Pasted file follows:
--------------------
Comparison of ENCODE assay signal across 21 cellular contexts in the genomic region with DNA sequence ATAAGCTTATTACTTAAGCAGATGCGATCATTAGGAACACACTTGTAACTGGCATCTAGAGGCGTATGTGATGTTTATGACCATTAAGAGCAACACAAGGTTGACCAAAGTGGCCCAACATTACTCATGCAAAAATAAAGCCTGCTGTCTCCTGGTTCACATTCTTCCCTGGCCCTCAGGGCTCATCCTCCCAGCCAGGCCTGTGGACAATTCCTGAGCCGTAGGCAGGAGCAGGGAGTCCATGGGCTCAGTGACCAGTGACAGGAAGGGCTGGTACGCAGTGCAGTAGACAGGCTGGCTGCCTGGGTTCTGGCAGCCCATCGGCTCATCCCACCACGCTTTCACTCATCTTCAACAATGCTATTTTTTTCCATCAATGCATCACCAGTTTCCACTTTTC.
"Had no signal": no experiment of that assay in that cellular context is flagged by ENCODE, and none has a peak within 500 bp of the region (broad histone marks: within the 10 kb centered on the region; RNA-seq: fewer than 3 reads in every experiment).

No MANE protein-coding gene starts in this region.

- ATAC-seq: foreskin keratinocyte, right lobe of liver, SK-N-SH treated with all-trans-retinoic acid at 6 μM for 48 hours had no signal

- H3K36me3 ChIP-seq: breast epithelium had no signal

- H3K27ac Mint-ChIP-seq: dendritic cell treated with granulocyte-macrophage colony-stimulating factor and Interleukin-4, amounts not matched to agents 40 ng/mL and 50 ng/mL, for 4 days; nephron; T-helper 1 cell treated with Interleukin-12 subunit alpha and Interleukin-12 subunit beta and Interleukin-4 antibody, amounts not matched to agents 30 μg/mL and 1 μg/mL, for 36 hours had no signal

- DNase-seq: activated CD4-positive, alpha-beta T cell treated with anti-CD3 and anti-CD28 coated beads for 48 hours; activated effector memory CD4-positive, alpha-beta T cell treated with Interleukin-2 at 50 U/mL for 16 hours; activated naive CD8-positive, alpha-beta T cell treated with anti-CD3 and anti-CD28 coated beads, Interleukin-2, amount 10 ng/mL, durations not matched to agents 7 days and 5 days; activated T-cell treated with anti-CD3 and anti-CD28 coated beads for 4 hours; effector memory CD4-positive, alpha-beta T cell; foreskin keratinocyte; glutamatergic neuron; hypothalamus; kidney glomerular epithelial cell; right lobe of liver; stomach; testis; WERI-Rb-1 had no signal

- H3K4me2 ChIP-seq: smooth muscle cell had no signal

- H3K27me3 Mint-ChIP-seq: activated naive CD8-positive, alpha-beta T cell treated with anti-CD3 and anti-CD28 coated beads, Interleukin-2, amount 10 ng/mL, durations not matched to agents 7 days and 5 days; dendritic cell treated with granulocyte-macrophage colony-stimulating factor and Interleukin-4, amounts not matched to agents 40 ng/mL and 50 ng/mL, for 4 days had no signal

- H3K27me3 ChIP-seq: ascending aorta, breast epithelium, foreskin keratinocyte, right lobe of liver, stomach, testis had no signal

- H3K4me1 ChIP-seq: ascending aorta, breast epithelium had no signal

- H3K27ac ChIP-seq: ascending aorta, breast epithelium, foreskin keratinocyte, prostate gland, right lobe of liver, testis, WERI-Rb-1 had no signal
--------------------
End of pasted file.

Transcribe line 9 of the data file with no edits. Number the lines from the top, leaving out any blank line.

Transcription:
- H3K27me3 Mint-ChIP-seq: activated naive CD8-positive, alpha-beta T cell treated with anti-CD3 and anti-CD28 coated beads, Interleukin-2, amount 10 ng/mL, durations not matched to agents 7 days and 5 days; dendritic cell treated with granulocyte-macrophage colony-stimulating factor and Interleukin-4, amounts not matched to agents 40 ng/mL and 50 ng/mL, for 4 days had no signal